Ethereum Classic Blockchain has abruptly incurred a surged transaction cost on the network and investors are worried. This has raised eyebrows among users with pundits speculating a possible double spend attack cooking.
In the wake of double spend attacks that saw Ethereum Classic blockchain loose upwards of $200,000 the previous week, questions of whether or not crypto exchanges are at an imminent risk of perpetration cannot be underlooked.
The average transaction cost on the Ethereum Classic Blockchain which is usually about $0.71 has over the past 24 hours surged to a whopping $6.10 per transaction. The rise which represents more than 750% hike will go to books as the highest ever recorded average transaction cost in the history of the Ethereum Classic blockchain.
And even though the high transaction cost enabled miners to make upwards of 800 ETC on a single day, the event in itself is unusual to the miners and a clear pointer towards an undefined motive by an attacker that is yet to be determined.
Since Sunday, a series of complains and counter suspicions have been mounted with respect to the occurrences on the blockchain’s network. For instance, a user on the Ethereum Classic Discord complained of a possible near total hash power dedicated to verification of transaction codes and mining of new blocks. Another source familiar with the matter also reported that pool 2 miners of the Ethereum Classic blockchain were responsible for the greater part of the additional hashrate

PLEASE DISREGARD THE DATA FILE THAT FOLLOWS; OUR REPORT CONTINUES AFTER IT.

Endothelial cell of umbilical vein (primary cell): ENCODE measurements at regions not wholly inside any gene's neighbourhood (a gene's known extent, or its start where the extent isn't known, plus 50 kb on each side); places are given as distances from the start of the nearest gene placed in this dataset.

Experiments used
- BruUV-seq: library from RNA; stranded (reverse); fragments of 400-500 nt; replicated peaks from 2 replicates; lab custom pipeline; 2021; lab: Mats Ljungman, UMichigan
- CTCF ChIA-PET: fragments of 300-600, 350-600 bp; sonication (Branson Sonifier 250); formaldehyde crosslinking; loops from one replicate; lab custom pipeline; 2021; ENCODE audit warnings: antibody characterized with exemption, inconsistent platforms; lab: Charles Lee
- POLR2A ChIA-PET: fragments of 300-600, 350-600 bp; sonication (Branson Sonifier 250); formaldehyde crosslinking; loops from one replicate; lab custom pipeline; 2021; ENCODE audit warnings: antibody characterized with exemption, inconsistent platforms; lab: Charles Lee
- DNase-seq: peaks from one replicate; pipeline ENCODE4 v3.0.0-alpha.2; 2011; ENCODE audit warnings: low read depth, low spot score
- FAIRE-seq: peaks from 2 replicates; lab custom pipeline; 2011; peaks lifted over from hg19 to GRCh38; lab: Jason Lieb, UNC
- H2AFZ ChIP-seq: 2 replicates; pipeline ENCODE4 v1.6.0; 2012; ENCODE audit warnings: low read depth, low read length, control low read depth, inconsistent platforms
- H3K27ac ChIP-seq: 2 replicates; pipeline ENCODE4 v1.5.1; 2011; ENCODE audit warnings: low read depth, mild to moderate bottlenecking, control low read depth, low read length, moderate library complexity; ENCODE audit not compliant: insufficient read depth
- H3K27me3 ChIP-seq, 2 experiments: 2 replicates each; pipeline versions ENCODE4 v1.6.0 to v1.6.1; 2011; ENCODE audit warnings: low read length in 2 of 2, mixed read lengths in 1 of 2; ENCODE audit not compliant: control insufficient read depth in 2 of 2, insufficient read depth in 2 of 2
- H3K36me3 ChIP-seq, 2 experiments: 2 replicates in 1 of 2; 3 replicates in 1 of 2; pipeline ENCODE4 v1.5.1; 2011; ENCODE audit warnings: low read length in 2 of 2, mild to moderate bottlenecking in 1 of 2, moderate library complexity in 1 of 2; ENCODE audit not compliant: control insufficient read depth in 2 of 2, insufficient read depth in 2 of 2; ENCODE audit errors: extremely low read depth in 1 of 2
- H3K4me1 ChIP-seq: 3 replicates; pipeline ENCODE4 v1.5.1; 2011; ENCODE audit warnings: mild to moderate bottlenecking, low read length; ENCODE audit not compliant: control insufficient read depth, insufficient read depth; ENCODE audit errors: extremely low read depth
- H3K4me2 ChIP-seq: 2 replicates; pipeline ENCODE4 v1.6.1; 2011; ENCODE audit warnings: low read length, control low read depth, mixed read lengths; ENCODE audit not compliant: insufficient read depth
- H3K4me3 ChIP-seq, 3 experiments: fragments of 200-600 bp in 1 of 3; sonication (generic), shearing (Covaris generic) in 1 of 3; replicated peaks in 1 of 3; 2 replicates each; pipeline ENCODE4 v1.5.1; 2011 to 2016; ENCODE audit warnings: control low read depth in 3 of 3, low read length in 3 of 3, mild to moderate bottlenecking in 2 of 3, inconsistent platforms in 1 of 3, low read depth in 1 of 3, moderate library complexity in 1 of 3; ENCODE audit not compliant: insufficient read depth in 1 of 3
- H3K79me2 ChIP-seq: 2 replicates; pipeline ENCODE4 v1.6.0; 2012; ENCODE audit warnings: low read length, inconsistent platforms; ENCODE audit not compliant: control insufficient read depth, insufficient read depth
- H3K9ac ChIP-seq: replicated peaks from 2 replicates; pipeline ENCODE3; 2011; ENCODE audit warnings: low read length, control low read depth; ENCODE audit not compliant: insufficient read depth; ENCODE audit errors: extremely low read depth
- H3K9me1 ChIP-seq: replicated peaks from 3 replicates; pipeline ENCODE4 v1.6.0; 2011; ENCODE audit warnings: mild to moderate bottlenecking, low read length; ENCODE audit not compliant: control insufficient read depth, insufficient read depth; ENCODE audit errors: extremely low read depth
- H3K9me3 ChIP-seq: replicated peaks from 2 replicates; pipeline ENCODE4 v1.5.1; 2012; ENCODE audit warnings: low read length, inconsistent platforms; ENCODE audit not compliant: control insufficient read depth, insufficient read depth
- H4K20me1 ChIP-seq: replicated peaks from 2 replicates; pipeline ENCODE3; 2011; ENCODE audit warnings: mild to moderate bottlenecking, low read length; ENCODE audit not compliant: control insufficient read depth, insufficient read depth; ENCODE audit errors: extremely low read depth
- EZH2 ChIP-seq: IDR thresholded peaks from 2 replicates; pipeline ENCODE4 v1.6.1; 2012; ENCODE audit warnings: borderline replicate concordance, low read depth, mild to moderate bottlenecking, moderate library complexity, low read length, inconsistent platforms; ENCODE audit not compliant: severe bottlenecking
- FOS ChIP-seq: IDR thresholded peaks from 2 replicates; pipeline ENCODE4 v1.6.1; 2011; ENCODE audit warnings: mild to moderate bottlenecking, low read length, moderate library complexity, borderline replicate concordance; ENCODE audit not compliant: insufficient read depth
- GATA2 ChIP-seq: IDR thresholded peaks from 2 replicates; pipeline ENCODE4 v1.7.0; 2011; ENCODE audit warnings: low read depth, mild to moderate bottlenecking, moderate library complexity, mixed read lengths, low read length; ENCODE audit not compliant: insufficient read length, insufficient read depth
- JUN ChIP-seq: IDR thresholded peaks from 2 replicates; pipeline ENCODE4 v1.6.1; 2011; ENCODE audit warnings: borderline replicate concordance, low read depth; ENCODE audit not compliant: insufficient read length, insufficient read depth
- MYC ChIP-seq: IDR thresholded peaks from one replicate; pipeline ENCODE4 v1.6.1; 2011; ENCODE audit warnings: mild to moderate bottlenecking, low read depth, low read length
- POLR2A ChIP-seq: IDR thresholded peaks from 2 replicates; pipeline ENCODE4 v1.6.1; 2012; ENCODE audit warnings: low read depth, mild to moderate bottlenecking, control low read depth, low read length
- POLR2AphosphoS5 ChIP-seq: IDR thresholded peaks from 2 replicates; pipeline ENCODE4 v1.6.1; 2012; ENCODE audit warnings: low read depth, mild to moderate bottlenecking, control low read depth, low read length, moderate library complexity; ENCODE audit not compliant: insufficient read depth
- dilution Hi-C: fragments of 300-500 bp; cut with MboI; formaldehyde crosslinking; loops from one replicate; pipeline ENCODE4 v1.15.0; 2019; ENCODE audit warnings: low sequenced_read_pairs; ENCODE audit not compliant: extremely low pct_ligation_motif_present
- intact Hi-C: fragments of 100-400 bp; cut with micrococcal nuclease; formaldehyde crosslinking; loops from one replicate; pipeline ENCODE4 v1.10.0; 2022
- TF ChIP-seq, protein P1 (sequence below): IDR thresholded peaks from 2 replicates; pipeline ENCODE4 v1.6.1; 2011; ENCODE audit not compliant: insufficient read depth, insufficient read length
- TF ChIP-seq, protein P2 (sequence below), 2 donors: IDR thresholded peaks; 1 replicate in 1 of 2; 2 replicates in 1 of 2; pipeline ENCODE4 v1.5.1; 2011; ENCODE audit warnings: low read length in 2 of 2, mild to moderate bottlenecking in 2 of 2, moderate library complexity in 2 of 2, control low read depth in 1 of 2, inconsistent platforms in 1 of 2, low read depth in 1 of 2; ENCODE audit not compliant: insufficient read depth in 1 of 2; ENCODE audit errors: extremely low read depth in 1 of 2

Another suspicion entails a possibility that the perpetrator may be taking advantage of a vulnerability identified in the Ethereum gas tokens which enables users to create the gas tokens via exchanges at absolutely no costs. Gas refers to the charges imposed by networks for the services rendered. Level K, a smart contract developer determined that limitless ‘gas’ usage is a vulnerability that may be exploited by attackers to drain the exchanges off its funds.
“An exploit was found a few months ago where exchanges were paying [gas] for the exchange withdrawal. Unknown users were using this to withdraw and minting gas tokens for free [by] having the exchanges pay large amounts of gas,” Burns explained in an interview with CoinDesk
This narrative has however faced criticism from the likes of Bitfly CEO Peter Pratscher who was of the view that the surge was either “a mistake or an intentional measure to subsidize ETC mining pool and prevent further 51% attacks”